Jeremy Corbyn has accused Sir Keir Starmer of trying “to shut down debate” ahead of the party’s annual conference, which starts this weekend.
Mr Corbyn, who still sits as an independent MP in the Commons after Sir Keir refused to reinstate the whip to the former party leader due to comments over antisemitism, will be attending the conference in Brighton.
The party previously confirmed he would be allowed to address fringe events.
But ahead of the event, which runs until Wednesday, Mr Corbyn said it appeared that under the current leadership “Labour props up rather than challenges our broken political and economic system”.
A spokesperson for Mr Corbyn previously told the HuffPost that he would be attending in his capacity as “a prominent campaigner for peace and justice, including on the need to tackle climate change, lessons of 20 years of the War on Terror and in defence of workers’ rights”.
Mr Corbyn, who remains a Labour member, said: “At conference, I hope to hear how Labour will bring in a wealth tax to fund a National Care Service like the NHS, will take the radical action needed to decarbonise by 2030, stand against the drumbeat of a new Cold War, and will rein in the runaway wealth and power of a tiny elite.”
He said: “I know our trade unions and members have developed these policies, but the signs are that the party leadership wants to try to shut down debate, sideline the members and trade unions, with the end result that Labour props up rather than challenges our broken political and economic system.”
It comes as Sir Keir is expected to propose that the one member, one vote (OMOV) system which elects Labour’s leader would be replaced with a return to the electoral college made up of the unions and affiliate organisations, MPs and party members.
“Our rules as they are right now focus us inwards to spend too much time talking to and about ourselves, and they weaken the link with our unions,” Sir Keir said.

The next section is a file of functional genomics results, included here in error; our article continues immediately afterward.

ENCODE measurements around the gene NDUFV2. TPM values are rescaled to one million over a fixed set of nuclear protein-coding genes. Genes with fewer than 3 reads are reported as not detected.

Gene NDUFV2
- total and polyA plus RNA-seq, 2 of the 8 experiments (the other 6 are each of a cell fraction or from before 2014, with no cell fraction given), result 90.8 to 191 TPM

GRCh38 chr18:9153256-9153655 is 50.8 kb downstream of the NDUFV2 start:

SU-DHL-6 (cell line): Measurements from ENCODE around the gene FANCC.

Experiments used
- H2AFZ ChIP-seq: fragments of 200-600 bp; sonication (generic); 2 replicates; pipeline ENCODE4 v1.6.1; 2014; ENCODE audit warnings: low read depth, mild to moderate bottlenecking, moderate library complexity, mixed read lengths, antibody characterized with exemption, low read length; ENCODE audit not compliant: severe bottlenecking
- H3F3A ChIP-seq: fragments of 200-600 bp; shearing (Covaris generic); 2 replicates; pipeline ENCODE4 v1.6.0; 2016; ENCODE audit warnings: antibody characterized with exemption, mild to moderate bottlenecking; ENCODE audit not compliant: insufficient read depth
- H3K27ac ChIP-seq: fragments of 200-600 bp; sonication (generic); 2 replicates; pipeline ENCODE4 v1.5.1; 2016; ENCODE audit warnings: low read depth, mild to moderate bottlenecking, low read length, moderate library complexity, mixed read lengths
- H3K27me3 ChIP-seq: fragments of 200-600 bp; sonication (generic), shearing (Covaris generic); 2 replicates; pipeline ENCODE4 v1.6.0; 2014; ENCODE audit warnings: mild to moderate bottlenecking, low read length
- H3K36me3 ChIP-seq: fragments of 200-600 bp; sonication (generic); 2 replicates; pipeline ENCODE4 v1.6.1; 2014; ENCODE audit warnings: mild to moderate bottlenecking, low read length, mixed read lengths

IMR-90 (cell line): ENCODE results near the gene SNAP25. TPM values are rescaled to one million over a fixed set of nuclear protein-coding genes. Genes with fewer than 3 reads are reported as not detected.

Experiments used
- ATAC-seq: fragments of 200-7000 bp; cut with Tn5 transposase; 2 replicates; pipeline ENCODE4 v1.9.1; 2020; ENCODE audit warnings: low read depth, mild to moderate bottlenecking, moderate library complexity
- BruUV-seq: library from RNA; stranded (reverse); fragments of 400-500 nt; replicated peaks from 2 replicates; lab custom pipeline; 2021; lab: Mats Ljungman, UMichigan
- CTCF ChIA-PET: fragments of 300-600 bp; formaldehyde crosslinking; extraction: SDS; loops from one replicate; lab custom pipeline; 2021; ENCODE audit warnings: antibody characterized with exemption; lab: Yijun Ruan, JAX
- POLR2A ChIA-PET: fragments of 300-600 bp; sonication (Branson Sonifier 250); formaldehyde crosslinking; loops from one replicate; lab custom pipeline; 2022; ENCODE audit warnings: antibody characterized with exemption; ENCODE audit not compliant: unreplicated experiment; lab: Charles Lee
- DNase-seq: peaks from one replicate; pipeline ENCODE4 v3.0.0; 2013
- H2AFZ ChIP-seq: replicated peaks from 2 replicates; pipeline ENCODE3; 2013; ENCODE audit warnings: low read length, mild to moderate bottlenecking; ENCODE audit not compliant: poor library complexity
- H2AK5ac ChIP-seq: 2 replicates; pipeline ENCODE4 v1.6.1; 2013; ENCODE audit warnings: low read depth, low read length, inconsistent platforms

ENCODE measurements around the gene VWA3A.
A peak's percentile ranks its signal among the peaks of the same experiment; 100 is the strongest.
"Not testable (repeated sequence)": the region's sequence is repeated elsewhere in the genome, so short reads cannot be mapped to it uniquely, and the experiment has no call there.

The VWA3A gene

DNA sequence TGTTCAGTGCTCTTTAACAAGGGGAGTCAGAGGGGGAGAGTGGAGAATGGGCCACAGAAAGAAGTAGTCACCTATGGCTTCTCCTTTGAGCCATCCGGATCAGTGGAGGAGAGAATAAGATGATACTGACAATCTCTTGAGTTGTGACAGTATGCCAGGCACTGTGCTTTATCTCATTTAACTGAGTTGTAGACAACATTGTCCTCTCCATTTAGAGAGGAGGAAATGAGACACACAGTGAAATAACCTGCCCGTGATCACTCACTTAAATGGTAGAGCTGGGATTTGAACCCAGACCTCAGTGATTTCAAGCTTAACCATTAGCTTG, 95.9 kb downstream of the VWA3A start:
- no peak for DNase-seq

“These are two things that have got to change if we are serious about winning the next election.”
The Labour leader is understood to favour the three parts of the electoral college having an equal share of the vote.
Removing the current system of electing Labour's leader – again reducing the members' vote to one third, while increasing the vote of MPs to one third – would be deeply undemocratic.
It's time to stop attacking Labour members' democratic rights – and take the fight to the Tories
— Jeremy Corbyn (@jeremycorbyn) September 21, 2021
The move to reduce the weight of members’ votes has sparked fury on the Labour left, with warnings of a new “civil war”.
Mr Corbyn said: “Conference is the most important event in the Labour Party’s calendar.
“It’s a time for our movement to come together to decide on our goals and priorities and it’s our best chance outside of an election to tell the people of Britain what we stand for and what we will do in government.
“We meet at a time of great change and crisis, perhaps larger than any other time in my 50-plus years of party membership.
“Our movement has the answers to the big questions of the age – inequality, the climate crisis and the pandemic – but our leaders are failing to listen and put these solutions front and centre.”